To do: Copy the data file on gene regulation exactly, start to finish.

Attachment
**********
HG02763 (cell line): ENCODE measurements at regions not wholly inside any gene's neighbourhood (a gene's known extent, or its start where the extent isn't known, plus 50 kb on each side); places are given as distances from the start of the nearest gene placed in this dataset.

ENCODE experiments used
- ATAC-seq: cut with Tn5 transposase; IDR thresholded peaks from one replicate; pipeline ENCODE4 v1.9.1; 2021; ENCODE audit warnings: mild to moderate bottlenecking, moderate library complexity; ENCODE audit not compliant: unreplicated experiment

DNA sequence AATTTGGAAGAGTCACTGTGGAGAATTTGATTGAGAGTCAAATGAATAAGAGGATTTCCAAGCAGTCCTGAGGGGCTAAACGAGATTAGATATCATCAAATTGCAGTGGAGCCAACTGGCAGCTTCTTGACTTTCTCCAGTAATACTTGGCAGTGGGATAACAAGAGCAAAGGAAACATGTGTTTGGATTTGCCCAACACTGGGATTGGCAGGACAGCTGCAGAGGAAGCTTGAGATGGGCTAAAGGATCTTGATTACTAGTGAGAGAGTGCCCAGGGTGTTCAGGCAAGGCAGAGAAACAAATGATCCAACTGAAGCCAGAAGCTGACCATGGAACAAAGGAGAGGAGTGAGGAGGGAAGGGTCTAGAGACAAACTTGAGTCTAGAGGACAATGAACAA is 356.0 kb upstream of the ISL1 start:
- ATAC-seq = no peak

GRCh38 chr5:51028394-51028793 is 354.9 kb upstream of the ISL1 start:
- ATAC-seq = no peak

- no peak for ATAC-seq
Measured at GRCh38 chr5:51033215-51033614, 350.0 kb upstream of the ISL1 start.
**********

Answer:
HG02763 (cell line): ENCODE measurements at regions not wholly inside any gene's neighbourhood (a gene's known extent, or its start where the extent isn't known, plus 50 kb on each side); places are given as distances from the start of the nearest gene placed in this dataset.

ENCODE experiments used
- ATAC-seq: cut with Tn5 transposase; IDR thresholded peaks from one replicate; pipeline ENCODE4 v1.9.1; 2021; ENCODE audit warnings: mild to moderate bottlenecking, moderate library complexity; ENCODE audit not compliant: unreplicated experiment

DNA sequence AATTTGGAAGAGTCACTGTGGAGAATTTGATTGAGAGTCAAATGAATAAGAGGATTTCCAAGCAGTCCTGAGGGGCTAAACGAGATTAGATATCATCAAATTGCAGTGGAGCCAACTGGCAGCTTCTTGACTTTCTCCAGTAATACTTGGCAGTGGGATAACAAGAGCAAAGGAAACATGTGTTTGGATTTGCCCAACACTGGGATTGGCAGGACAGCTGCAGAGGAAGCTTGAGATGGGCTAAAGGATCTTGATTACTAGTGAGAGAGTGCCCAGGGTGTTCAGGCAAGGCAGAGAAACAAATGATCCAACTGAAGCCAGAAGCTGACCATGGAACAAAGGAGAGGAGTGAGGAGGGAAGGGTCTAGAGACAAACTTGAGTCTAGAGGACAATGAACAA is 356.0 kb upstream of the ISL1 start:
- ATAC-seq = no peak

GRCh38 chr5:51028394-51028793 is 354.9 kb upstream of the ISL1 start:
- ATAC-seq = no peak

- no peak for ATAC-seq
Measured at GRCh38 chr5:51033215-51033614, 350.0 kb upstream of the ISL1 start.